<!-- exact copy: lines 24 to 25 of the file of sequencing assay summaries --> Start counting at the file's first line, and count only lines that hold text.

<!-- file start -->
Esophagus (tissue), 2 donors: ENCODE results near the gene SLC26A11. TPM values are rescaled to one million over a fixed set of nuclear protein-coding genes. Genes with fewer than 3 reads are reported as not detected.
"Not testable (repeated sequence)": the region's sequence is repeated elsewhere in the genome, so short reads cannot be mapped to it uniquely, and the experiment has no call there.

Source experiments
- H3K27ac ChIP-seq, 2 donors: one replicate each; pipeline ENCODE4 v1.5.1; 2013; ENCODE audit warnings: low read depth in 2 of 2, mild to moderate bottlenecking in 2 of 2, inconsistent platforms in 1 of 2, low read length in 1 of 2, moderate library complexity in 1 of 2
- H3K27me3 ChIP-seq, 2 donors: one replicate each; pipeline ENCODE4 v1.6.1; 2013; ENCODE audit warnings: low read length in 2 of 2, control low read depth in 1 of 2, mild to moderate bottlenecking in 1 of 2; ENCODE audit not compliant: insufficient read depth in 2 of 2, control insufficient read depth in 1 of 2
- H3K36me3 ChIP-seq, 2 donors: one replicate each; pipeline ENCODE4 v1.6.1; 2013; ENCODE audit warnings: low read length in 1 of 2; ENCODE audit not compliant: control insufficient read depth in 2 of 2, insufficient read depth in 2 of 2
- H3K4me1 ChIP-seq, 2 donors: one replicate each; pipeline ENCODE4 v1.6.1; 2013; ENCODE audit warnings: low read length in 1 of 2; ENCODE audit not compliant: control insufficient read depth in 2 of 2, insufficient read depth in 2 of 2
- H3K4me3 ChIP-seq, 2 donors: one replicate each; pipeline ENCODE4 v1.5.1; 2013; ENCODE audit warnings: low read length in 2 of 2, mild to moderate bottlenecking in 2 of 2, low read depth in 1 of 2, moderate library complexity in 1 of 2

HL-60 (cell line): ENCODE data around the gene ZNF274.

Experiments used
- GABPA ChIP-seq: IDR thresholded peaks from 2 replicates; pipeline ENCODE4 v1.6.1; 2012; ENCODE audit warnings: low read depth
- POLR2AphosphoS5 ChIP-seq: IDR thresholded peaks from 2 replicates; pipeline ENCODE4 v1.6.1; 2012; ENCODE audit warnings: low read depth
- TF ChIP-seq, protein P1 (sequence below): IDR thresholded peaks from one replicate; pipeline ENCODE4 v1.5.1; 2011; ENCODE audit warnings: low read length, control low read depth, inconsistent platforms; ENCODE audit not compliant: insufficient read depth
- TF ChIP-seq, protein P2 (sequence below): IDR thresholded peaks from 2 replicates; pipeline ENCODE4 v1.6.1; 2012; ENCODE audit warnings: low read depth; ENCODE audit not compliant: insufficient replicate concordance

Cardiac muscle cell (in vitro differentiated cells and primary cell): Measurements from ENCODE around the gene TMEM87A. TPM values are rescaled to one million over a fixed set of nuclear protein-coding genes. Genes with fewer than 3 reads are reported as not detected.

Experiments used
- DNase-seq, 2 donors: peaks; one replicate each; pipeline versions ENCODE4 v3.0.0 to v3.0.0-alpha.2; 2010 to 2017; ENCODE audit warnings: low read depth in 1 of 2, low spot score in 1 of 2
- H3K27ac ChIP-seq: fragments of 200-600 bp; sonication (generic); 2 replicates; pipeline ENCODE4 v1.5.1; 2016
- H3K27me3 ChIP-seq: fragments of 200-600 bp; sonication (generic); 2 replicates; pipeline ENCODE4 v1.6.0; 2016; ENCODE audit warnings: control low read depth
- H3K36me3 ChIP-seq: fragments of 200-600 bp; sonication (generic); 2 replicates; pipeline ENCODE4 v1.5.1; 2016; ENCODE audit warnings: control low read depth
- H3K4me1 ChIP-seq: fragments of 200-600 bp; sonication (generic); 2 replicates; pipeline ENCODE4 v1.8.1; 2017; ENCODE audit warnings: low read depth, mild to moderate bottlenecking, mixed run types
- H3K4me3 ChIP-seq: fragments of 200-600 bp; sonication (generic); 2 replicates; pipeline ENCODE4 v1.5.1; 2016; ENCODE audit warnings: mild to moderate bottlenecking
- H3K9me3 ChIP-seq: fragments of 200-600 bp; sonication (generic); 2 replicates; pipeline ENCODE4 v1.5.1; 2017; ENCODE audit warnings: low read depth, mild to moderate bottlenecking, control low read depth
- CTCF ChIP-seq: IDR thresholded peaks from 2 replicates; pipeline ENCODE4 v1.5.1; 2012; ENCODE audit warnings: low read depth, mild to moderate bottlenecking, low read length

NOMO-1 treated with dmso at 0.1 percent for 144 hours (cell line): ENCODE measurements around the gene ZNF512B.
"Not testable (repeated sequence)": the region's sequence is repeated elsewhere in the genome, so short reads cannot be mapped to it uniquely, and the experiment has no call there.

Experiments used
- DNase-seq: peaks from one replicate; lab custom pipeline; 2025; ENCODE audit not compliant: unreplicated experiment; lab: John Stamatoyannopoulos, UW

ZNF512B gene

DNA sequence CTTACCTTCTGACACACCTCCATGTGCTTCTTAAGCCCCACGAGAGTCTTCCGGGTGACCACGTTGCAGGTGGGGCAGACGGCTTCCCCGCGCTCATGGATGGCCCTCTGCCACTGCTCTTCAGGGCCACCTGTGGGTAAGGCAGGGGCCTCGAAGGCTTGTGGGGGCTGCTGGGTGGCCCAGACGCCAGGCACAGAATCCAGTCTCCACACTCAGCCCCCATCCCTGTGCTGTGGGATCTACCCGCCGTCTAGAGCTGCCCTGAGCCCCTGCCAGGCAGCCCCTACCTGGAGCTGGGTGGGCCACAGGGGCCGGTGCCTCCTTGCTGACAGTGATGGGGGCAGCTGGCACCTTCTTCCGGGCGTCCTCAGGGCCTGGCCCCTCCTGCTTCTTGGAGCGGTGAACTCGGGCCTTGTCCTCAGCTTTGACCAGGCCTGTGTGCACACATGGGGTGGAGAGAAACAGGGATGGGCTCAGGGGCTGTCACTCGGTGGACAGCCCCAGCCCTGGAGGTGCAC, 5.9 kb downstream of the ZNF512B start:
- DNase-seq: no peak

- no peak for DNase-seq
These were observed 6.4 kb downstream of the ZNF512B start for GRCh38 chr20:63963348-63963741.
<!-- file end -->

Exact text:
- CTCF ChIP-seq: IDR thresholded peaks from 2 replicates; pipeline ENCODE4 v1.5.1; 2012; ENCODE audit warnings: low read depth, mild to moderate bottlenecking, low read length

NOMO-1 treated with dmso at 0.1 percent for 144 hours (cell line): ENCODE measurements around the gene ZNF512B.